[The reader thinks this is a rhapsody. "No such woman ever lived," says he, "in sickness or in health; it is a man's notion of what a woman might be; a vain ideal; a Pygmalion's bride never kindled into life."
If he is right, history and biography are wrong; the memories of thousands have deceived them; and scores and thousands of private letters, too sacred to be printed, are sheets of lies.
I have in one of my note-books a list of names of women which I have come across in the reading of many histories. If this list could be re-edited by the fingers of Time, who writes with invisible but indelible pencil the lives of women unknown to biographical dictionaries, the pages in this magazine would not be many enough to contain a tenth even of the initials of those who have been as this woman was; not though Mr. Pickering should print the letters in type which you could not read without taking it to the window-seat.]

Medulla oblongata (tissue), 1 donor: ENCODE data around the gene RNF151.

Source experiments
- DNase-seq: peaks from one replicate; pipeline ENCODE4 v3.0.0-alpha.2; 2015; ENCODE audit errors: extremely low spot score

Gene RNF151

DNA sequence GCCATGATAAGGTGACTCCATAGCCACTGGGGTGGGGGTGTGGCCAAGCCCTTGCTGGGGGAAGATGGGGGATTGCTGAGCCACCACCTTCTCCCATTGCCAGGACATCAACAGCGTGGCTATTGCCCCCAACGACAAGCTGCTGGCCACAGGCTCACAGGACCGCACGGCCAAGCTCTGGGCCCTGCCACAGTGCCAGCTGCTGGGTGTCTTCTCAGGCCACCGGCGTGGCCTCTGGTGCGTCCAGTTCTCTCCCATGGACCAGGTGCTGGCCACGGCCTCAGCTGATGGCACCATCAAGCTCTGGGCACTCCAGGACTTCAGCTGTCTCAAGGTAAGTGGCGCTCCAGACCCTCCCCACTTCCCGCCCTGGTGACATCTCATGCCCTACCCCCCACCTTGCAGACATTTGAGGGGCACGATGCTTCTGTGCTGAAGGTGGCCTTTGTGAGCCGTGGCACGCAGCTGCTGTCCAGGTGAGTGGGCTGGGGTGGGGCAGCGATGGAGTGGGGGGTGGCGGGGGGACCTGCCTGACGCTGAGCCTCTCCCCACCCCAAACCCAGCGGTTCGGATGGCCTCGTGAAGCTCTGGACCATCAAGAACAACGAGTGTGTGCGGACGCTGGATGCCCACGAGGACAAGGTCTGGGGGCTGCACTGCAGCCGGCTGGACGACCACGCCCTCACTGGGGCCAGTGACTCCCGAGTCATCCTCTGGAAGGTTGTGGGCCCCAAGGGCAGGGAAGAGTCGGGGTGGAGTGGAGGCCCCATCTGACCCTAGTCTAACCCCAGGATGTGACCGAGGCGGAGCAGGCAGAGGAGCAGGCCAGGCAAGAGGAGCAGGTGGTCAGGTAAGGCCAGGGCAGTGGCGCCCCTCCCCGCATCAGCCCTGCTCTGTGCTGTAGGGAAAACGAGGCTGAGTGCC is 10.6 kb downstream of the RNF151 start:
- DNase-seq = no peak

In the heyday of his life, when all her hopes for him had burst into bloom, and the beauty of the blossom had pictured to her the coming fruit, he was caught by the laws of iron that follow the chances of gossamer, and the life within was crushed.

They brought him home, her hope, her joy, and laid him near her. She watched him from her couch as he lay unconscious and still.

And Death, when he came to calm the numbed buzzing in the brain, found them lying hand in hand. And when he had called him, her life flickered and wavered and shone so very dim that the shadow, blowing at it never so gently, left them together in the darkness.

The two were standing in front of the gates at the Ending of the Way. And when the keeper of the gates opened to them he gave them a paper, on which was written the name of the road they should take and the place they should make for. The name of the road I do not know, but the place was "the Home where strong souls wait."

"Mother," said he, "I should not have been here but for you."

"Nay, my son," she answered, "have we not come together all the way?"

Proofread by Stephanie H. 2008